Among other things, the new proposal would clarify the application of ERISA’s fiduciary duties of prudence and loyalty in selecting investments and investment courses of action, including selecting qualified default investment alternatives and the use of written proxy voting policies and guidelines.
Permissibility of Consideration of ESG Factors
According to a fact sheet, the proposed rule addresses the DOL’s concern that the 2020 rules have created uncertainty and are having the undesirable effect of discouraging ERISA fiduciaries’ consideration of climate change and other ESG factors in investment decisions, even in cases when it is in the financial interest of plans to take such considerations into account.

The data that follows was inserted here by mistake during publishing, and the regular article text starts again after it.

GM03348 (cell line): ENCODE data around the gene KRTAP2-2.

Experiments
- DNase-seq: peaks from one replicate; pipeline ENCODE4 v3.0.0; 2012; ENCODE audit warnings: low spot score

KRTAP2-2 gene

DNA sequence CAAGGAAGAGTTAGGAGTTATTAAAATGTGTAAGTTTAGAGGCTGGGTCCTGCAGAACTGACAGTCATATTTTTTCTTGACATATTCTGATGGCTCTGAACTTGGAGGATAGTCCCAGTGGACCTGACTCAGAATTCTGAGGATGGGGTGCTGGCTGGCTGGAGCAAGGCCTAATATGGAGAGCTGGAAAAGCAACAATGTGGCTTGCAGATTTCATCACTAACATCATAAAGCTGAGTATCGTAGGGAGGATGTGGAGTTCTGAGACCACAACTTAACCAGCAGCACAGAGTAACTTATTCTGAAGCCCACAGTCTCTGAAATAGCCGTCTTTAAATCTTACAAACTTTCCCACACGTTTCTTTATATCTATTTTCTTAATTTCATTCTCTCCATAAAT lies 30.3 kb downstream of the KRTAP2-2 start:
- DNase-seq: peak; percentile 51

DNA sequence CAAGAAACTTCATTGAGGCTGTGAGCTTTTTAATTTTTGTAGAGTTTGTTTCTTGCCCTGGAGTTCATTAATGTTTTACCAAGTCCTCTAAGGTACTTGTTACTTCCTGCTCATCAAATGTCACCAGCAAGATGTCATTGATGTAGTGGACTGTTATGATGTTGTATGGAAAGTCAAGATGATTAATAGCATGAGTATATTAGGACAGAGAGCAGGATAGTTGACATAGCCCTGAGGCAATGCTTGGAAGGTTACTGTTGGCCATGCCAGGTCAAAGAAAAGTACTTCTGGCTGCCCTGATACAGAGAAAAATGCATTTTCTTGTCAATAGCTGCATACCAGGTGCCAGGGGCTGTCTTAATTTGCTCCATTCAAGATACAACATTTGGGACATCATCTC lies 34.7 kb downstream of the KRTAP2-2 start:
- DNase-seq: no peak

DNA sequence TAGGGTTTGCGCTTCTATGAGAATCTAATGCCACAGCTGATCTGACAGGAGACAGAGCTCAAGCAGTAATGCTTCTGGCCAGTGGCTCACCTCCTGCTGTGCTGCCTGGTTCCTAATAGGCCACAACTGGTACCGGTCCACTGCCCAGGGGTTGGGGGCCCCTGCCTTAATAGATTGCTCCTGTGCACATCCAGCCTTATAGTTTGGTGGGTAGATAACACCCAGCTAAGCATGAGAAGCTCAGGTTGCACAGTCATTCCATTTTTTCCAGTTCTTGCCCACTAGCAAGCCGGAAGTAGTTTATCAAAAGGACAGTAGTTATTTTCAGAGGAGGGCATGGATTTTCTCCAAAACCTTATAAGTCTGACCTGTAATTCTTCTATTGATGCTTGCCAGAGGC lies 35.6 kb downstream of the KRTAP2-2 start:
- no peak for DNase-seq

This uncertainty may deter fiduciaries from taking steps that other marketplace investors take in enhancing investment value and performance, or improving investment portfolio resilience against the potential financial risks and impacts associated with climate change and other ESG factors, the DOL notes.
Among the proposed changes is the addition of regulatory text that makes it clear that, when considering projected returns, a fiduciary’s duty of prudence may often require an evaluation of the economic effects of climate change and other ESG factors on the particular investment or
investment course of action. The proposed change is accompanied by three sets of examples that, depending on the facts and circumstances, may be material to the risk-return analysis.